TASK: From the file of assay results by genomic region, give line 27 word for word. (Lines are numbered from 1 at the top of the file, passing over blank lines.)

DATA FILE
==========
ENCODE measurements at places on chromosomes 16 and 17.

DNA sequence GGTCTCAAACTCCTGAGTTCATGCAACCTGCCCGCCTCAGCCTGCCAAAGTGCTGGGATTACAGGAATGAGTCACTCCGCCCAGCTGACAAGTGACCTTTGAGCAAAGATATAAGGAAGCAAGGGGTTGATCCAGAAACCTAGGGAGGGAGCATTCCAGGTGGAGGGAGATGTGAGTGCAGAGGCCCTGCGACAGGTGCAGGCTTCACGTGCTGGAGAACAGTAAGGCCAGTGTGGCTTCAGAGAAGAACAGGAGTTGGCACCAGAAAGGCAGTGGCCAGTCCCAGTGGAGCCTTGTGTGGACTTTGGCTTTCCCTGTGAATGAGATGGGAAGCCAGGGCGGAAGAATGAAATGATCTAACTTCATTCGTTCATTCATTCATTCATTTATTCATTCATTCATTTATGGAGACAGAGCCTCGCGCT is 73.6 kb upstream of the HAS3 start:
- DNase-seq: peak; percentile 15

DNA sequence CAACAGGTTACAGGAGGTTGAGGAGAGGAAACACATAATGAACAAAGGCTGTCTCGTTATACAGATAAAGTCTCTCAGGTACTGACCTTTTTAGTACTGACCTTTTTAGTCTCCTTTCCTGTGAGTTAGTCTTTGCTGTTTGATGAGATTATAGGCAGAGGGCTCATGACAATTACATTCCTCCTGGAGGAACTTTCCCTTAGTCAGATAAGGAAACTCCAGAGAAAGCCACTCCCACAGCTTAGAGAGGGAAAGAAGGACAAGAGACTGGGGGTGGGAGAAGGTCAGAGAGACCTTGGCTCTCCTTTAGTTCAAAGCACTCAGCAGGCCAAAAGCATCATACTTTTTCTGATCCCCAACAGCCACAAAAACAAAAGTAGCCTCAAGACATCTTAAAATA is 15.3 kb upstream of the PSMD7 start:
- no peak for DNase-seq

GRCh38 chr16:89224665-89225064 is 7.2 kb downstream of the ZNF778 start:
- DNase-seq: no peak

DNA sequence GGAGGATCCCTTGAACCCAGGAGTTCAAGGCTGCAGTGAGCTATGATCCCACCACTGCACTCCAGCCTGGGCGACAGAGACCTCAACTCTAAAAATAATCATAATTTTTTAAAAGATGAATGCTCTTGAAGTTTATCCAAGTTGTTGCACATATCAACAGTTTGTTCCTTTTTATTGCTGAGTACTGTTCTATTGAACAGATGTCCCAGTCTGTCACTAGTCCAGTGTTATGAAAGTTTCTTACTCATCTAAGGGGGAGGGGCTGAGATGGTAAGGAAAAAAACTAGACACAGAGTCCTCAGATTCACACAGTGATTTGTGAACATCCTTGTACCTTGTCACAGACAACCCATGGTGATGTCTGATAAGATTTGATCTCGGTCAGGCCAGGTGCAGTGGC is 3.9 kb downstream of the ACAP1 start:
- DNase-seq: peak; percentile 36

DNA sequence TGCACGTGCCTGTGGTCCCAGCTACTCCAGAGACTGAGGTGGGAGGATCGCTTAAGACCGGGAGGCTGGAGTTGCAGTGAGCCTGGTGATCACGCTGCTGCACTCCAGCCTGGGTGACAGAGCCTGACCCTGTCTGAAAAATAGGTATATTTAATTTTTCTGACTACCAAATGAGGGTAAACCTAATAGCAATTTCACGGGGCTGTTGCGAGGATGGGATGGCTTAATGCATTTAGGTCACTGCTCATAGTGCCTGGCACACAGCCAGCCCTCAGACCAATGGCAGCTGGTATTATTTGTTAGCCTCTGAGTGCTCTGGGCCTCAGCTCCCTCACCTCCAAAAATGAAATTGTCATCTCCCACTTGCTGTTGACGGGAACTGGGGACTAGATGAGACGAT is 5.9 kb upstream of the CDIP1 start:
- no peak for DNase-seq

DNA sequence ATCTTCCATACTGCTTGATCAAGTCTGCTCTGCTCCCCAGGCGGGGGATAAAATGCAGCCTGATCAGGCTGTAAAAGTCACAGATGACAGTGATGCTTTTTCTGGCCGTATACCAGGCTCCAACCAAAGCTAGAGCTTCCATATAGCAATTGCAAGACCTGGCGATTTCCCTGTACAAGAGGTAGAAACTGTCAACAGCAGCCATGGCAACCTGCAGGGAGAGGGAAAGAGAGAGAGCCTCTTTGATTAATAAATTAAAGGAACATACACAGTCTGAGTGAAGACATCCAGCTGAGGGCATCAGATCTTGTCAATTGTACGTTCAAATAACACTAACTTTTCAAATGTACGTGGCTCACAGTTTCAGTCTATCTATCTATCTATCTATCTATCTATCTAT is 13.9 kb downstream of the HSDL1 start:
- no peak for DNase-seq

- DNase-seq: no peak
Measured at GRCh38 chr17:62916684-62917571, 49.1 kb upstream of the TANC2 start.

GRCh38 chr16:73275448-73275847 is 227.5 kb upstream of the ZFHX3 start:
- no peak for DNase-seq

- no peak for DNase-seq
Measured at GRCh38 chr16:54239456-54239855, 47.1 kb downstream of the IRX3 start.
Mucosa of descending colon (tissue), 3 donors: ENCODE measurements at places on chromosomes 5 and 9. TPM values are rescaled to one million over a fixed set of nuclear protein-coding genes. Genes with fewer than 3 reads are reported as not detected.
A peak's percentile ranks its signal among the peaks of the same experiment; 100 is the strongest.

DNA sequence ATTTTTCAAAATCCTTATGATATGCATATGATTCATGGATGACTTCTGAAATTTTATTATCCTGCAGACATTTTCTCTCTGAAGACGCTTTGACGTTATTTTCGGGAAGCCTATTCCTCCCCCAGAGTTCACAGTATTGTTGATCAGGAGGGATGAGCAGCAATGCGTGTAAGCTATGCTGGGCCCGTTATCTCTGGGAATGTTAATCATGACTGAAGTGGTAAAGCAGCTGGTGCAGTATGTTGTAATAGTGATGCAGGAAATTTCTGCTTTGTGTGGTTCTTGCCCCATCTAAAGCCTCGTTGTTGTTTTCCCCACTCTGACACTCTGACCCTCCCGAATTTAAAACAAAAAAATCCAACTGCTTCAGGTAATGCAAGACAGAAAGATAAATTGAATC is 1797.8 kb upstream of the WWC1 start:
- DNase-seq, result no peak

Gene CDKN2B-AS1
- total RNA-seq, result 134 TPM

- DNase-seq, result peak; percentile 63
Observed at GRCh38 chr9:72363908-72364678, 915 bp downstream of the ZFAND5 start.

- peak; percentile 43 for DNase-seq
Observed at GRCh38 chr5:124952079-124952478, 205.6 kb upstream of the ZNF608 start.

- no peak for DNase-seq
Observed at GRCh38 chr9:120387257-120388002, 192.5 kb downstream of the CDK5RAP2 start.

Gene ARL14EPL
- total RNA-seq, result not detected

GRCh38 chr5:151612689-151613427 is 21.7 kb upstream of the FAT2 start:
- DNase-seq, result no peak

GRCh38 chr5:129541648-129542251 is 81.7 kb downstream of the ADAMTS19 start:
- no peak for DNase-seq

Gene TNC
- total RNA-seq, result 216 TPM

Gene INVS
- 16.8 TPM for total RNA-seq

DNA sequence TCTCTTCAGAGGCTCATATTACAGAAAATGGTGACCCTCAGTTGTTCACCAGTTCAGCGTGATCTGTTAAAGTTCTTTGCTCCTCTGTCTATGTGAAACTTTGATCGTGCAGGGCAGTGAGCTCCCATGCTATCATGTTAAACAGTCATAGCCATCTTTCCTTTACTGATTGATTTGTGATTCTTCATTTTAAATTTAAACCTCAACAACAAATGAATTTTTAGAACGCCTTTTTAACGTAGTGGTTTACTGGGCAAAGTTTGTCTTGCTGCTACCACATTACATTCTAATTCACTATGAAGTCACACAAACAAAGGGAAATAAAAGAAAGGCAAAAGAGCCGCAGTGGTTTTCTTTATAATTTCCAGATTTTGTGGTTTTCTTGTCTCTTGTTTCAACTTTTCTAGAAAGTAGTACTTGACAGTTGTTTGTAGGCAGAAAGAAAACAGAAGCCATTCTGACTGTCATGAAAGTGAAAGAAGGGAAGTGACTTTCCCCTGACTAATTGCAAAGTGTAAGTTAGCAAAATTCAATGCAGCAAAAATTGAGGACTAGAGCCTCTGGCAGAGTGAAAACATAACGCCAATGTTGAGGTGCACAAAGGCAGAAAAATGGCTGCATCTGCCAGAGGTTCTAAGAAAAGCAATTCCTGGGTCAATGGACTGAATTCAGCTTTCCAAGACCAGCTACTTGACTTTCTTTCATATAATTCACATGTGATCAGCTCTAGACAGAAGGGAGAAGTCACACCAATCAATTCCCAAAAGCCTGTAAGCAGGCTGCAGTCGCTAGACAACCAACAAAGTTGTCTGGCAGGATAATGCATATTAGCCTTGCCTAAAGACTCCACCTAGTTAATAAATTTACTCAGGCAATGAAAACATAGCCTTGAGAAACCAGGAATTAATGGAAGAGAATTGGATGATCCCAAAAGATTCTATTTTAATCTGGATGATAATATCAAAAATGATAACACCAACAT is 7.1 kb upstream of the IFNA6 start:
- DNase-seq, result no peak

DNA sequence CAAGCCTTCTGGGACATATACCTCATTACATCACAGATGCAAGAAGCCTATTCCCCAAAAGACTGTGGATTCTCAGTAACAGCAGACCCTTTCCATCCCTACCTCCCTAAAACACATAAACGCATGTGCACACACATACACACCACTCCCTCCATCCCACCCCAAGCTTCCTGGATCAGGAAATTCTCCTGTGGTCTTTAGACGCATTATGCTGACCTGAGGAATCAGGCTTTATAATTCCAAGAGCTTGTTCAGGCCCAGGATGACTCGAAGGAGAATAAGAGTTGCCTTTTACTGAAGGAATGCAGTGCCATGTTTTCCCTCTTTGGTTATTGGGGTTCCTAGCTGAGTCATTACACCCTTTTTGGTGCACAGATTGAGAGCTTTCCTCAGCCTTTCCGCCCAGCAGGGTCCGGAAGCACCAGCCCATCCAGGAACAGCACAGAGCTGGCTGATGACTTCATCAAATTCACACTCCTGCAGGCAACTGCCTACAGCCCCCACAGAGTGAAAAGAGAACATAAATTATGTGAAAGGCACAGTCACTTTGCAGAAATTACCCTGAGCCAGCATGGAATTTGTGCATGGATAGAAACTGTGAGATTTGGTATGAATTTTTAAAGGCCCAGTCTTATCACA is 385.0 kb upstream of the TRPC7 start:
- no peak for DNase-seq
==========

Observed at GRCh38 chr9:72363908-72364678, 915 bp downstream of the ZFAND5 start.